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Groundhog in a Hole - Yet Again


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Question

There is an infinite line of holes in an infinite field.  You know there is a groundhog hiding in one of the holes.  You can check a hole once a day.  At night the groundhog will move one hole to the left or one hole to the right.  Knowing you cannot find the groundhog yourself, you enlist a friend to help.  Now you can check 2 holes a day.  Can you find the groundhog?  If so, how would you do it?

 

Original: http://brainden.com/forum/topic/11943--/

My Additions: http://brainden.com/forum/topic/12010--/

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To solve the question without knowing parity, we follow almost the same steps, except we change hypothesis of parity alternatively each time we go to next round. And it may take us one more round to find it, because we find it only when in the same parity.

Edited by xp2008
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Barring blind luck, I don't think it can be caught with two hunters. Thoughts....

Spoiler

Think minimum required is two teams of 3. From origin one team heads -ve, other goes +ve. Teams can check two new holes each day, whilst  preventing the hog from backtracking. They will be moving twice speed of hog so will eventually capture.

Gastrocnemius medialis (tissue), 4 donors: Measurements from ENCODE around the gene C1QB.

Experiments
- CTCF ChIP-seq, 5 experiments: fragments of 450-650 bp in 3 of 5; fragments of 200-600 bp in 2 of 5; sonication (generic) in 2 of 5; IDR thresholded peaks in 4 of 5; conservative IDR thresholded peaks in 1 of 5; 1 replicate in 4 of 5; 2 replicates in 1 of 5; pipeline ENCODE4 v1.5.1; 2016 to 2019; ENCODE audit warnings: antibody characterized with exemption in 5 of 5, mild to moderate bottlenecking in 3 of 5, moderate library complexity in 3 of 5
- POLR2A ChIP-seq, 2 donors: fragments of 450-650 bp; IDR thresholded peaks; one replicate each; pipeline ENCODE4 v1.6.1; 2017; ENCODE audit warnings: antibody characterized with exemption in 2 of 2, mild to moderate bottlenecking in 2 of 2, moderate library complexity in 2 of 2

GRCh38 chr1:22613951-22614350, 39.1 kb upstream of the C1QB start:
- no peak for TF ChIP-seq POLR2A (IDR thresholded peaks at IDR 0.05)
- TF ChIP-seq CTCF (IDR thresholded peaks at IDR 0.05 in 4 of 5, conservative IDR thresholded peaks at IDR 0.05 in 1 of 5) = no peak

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8 hours ago, Wilson said:

Barring blind luck, I don't think it can be caught with two hunters. Thoughts....

  Reveal hidden contents

Think minimum required is two teams of 3. From origin one team heads -ve, other goes +ve. Teams can check two new holes each day, whilst  preventing the hog from backtracking. They will be moving twice speed of hog so will eventually capture.

 

Spoiler

You can cut one hunter off your strategy by alternating which direction checks two new holes and which only checks one.

Can anyone find the groundhog using less than 5 hunters?

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20 hours ago, HotRodCow said:

If they started from either end worked to the middle they would eventually find it... provided they lived for eternity

There is no end to start from.  Every hole has an infinite number of holes on both sides of it.

And, yes, both you and the groundhog are immortal.  Your friend, not so much.  Luckily, you'll always be able to enlist a member of his posterity to help check one hole each day, so close enough. :P

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On 5/12/2020 at 3:04 AM, EventHorizon said:

Perhaps this question will help move things along...

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If I were to tell you on the first day that the groundhog was an odd number of holes away from the origin, could you then find the groundhog with 2 hunters?

 

If we know first day's parity then we can. Supposing it was odd, then I will check

  1. 1 3
  2. 4 6
  3. 1 -1
  4. -2 -4
  5. 6 8
  6. 9 11
  7. ...

Which is to say,

day 4k+1, I check 5K+1, 5K+3

day 4k+2, I check 5K+4, 5K+6